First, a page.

DAC6: EU Mandatory Disclosure Regime

New tax transparency initiative increases reporting requirements

The EU is introducing a new regime to increase the level of transparency surrounding potential loopholes and harmful tax practices. With stricter disclosure applicable from June 2018 and entering into force for certain EU countries by mid-2020 (subject to an optional 6 month deferral), this represents one of the most significant changes for tax advisors, service providers and taxpayers in recent years.

The sixth version of the EU Directive on administrative cooperation (DAC6) aims to provide Member States tax authorities with additional information in order to assist them to more rapidly close perceived loopholes in tax legislation and harmful tax practices. Taxpayers and intermediaries entering into or advising on cross border arrangements involving EU jurisdictions will need to monitor where reporting will be required and disclose as necessary.


Who does it affect?

DAC6 requires EU intermediaries to file information on RCBAs to their home tax authorities. Where no EU intermediary is involved or the intermediary asserts legal professional privilege, the reporting obligation will fall instead to the EU taxpayer. Failure to comply will result in penalties.

The definition of an intermediary is broad, capturing lawyers and advisers, and is expected to apply to banks, trustees, insurance companies, asset managers and other service providers.

Such intermediaries will be required to report on RCBAs that involve at least one EU Member State, where certain ‘hallmarks’ are met.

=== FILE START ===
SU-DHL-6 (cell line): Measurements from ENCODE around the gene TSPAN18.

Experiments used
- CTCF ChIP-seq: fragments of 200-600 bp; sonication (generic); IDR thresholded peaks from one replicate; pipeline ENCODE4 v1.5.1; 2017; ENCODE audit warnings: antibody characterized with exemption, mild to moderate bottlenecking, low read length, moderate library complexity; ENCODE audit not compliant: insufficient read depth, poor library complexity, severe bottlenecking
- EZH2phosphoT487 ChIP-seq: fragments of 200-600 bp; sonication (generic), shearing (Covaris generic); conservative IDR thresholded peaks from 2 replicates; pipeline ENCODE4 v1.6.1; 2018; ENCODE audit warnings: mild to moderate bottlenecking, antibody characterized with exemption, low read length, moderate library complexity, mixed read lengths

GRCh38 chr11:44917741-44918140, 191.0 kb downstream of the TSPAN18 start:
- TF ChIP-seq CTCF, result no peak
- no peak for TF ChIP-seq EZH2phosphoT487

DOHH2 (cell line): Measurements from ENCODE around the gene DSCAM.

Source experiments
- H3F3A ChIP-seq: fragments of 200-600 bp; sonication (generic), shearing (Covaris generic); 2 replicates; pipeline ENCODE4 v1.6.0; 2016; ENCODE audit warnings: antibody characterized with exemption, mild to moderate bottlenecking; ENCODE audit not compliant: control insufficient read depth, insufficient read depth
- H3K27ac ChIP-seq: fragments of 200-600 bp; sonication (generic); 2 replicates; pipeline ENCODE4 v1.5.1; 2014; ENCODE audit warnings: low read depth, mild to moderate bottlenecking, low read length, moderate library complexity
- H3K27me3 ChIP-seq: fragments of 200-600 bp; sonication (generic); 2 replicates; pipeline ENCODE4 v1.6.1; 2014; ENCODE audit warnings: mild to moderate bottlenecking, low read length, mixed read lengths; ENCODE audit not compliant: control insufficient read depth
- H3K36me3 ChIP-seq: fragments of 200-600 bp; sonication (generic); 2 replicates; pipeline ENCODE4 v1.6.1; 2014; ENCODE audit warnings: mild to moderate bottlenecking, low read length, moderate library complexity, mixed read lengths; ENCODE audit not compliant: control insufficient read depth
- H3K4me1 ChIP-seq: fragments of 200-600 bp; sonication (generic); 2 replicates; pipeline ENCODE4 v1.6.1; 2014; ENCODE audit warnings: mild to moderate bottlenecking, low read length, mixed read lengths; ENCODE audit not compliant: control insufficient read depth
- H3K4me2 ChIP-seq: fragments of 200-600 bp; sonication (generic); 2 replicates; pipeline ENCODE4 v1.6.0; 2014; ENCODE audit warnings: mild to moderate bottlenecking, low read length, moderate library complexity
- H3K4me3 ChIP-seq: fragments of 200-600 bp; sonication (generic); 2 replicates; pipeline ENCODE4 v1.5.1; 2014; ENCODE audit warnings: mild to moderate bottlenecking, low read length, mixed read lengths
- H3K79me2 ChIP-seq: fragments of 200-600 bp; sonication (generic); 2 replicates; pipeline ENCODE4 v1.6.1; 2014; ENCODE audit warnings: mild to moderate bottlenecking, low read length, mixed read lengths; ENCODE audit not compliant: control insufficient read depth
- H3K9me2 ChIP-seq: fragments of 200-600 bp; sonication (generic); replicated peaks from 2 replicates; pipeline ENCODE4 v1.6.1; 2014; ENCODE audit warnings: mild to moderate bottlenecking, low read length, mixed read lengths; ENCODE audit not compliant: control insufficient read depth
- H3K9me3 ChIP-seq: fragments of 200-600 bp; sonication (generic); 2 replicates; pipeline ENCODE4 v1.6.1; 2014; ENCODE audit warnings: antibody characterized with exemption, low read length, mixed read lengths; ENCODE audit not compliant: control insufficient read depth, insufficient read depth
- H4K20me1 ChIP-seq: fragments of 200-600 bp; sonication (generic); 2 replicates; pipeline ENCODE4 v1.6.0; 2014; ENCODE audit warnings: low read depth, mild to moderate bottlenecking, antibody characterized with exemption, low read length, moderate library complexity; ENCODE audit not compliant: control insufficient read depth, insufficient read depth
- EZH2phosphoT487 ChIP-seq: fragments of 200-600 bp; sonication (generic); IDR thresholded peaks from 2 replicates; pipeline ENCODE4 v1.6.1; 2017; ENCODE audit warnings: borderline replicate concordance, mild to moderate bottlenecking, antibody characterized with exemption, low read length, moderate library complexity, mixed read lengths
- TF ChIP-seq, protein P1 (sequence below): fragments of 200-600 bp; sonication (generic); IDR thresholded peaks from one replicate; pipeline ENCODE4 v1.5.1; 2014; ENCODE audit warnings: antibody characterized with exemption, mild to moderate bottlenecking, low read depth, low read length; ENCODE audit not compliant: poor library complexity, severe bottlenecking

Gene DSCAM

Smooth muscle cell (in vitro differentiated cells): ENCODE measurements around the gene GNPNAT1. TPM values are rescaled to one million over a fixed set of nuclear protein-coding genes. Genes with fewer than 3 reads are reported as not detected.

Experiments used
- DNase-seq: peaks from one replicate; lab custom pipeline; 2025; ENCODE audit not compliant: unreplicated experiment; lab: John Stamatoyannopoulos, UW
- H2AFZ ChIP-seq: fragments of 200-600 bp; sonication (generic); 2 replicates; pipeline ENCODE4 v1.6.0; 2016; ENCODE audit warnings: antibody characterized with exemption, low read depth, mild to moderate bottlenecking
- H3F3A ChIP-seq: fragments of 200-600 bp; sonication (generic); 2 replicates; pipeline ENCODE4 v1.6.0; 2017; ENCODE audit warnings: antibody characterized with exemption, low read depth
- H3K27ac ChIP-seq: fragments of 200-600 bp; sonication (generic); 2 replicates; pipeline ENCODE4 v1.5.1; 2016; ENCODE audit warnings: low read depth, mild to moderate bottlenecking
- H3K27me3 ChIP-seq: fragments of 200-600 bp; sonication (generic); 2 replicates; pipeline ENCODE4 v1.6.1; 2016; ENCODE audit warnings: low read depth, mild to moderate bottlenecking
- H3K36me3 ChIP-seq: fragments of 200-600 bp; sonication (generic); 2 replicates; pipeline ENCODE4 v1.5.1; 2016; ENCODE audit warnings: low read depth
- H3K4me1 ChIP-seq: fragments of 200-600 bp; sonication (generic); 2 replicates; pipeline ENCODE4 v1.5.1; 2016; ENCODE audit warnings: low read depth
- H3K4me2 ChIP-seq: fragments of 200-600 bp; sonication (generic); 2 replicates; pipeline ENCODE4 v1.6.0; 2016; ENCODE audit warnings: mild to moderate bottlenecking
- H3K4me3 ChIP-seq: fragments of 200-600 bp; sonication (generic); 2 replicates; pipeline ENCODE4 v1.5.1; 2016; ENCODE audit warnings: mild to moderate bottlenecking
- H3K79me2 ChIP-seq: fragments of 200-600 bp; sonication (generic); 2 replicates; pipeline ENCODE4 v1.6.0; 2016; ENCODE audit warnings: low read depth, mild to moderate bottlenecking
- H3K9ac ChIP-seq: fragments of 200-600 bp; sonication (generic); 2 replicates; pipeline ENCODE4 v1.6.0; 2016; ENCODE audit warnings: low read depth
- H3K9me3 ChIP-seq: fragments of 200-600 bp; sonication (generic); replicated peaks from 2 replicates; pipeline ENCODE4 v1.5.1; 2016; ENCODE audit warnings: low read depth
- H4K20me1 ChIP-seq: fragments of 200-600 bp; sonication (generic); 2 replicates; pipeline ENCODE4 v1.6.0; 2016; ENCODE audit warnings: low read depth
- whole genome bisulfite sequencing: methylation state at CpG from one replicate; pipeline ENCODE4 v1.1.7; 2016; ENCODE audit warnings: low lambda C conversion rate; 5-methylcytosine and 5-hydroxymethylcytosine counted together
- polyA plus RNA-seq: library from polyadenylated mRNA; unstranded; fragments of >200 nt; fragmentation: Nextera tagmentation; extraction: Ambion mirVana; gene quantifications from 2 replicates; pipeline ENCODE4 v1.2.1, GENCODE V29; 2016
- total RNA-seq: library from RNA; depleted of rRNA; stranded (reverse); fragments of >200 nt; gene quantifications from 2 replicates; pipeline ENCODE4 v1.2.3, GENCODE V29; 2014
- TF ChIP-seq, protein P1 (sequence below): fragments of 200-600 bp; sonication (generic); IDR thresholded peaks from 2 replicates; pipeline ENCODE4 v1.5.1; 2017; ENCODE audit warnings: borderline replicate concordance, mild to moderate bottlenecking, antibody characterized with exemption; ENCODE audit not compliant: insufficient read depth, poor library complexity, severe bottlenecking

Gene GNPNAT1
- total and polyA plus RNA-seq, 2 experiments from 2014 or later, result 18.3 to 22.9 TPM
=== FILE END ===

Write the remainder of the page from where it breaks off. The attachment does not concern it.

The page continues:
The directive initially provided a one-off reporting deadline in August 2020 for arrangements implemented between 25 June 2018 and 1 July 2020, with a 30-day rolling window for reporting new arrangements from then onwards. In June 2020, the European Council announced an optional six-month delay to reporting deadlines and exchange of information until the beginning of 2021. Certain member states have opted to implement this delay into domestic law whereas others are maintaining the initial deadline, resulting in differing reporting timelines across the EU.

Failure to meet these requirements and deadlines may result in financial penalties and reputational damage.

Download the DAC6 brochure to learn more.


MDR Reporter

We’ve designed our MDR Reporter tool to provide you with one place to go to address all of your compliance needs to help you meet the DAC6 regulations. MDR Reporter can act as a repository to track all potentially relevant arrangements, allow users to apply local rules to help determine whether reporting will be required and provide a simple process for seamless and efficient reporting. With the decision making process being documented in real time, MDR Reporter will also provide you with the audit trail you need for any subsequent investigation.


How can we help?

Deloitte is working closely with tax authorities and industry bodies to track implementation of DAC6 across the EU. While additional clarifications will be needed in order to implement the rules, there are certain steps that businesses should be planning for now:

Strategy: Mobilising your business’ response to the requirements, discussing policy and raising awareness at board level and establishing a plan for efficient compliance.

Impact assessment: Identifying transactions or structures potentially affected by the hallmarks and considering where reporting responsibility will reside.

Technology: Selecting a solution for capturing arrangements that aligns with local requirements, and integrates with reporting.

Training: Raising awareness within the business though eLearning modules as well as bespoke training programmes.

Monitoring: Tracking regulatory changes and to make the relevant source information accessible to affected intermediaries and taxpayers.

To discuss the implications of DAC6 on your business in more detail please contact us.

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